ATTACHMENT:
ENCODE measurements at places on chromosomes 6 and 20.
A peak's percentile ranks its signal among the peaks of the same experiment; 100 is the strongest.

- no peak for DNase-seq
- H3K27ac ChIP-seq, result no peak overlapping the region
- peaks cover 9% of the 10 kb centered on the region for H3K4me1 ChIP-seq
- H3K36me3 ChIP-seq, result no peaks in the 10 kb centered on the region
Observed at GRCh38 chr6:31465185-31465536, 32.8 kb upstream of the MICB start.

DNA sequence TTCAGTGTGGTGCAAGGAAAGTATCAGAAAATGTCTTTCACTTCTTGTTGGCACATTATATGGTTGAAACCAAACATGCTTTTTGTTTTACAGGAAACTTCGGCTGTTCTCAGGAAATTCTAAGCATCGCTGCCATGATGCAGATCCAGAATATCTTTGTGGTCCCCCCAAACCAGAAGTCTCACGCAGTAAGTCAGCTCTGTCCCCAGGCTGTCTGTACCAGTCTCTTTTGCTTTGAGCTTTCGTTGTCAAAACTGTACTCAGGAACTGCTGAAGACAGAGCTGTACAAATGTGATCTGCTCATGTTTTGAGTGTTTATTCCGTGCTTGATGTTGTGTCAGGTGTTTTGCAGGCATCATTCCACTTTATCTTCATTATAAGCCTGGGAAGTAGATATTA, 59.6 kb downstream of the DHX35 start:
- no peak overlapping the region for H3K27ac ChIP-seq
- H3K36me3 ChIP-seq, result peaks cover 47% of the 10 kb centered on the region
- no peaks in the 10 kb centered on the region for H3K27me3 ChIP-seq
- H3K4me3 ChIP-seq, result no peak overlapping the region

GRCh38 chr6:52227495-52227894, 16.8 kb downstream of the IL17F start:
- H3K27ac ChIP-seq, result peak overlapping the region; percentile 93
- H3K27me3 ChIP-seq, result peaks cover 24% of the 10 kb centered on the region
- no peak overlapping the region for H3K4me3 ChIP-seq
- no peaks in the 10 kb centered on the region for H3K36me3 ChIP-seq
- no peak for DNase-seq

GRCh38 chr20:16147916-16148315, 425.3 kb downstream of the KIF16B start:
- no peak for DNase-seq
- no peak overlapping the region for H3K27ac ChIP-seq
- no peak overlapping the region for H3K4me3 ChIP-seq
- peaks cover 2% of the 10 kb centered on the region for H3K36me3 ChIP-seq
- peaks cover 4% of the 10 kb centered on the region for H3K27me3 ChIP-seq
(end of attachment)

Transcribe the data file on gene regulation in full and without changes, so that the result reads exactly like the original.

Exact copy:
ENCODE measurements at places on chromosomes 6 and 20.
A peak's percentile ranks its signal among the peaks of the same experiment; 100 is the strongest.

- no peak for DNase-seq
- H3K27ac ChIP-seq, result no peak overlapping the region
- peaks cover 9% of the 10 kb centered on the region for H3K4me1 ChIP-seq
- H3K36me3 ChIP-seq, result no peaks in the 10 kb centered on the region
Observed at GRCh38 chr6:31465185-31465536, 32.8 kb upstream of the MICB start.

DNA sequence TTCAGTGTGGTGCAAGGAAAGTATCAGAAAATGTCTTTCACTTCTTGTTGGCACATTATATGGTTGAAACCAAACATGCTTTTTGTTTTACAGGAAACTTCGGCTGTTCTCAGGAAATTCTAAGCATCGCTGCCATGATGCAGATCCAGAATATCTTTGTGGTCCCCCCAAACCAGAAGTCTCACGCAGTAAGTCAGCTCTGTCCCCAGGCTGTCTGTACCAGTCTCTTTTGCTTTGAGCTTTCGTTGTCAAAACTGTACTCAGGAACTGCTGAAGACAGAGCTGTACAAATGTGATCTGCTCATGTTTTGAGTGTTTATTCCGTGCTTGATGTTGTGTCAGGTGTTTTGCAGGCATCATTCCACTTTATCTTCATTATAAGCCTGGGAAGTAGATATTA, 59.6 kb downstream of the DHX35 start:
- no peak overlapping the region for H3K27ac ChIP-seq
- H3K36me3 ChIP-seq, result peaks cover 47% of the 10 kb centered on the region
- no peaks in the 10 kb centered on the region for H3K27me3 ChIP-seq
- H3K4me3 ChIP-seq, result no peak overlapping the region

GRCh38 chr6:52227495-52227894, 16.8 kb downstream of the IL17F start:
- H3K27ac ChIP-seq, result peak overlapping the region; percentile 93
- H3K27me3 ChIP-seq, result peaks cover 24% of the 10 kb centered on the region
- no peak overlapping the region for H3K4me3 ChIP-seq
- no peaks in the 10 kb centered on the region for H3K36me3 ChIP-seq
- no peak for DNase-seq

GRCh38 chr20:16147916-16148315, 425.3 kb downstream of the KIF16B start:
- no peak for DNase-seq
- no peak overlapping the region for H3K27ac ChIP-seq
- no peak overlapping the region for H3K4me3 ChIP-seq
- peaks cover 2% of the 10 kb centered on the region for H3K36me3 ChIP-seq
- peaks cover 4% of the 10 kb centered on the region for H3K27me3 ChIP-seq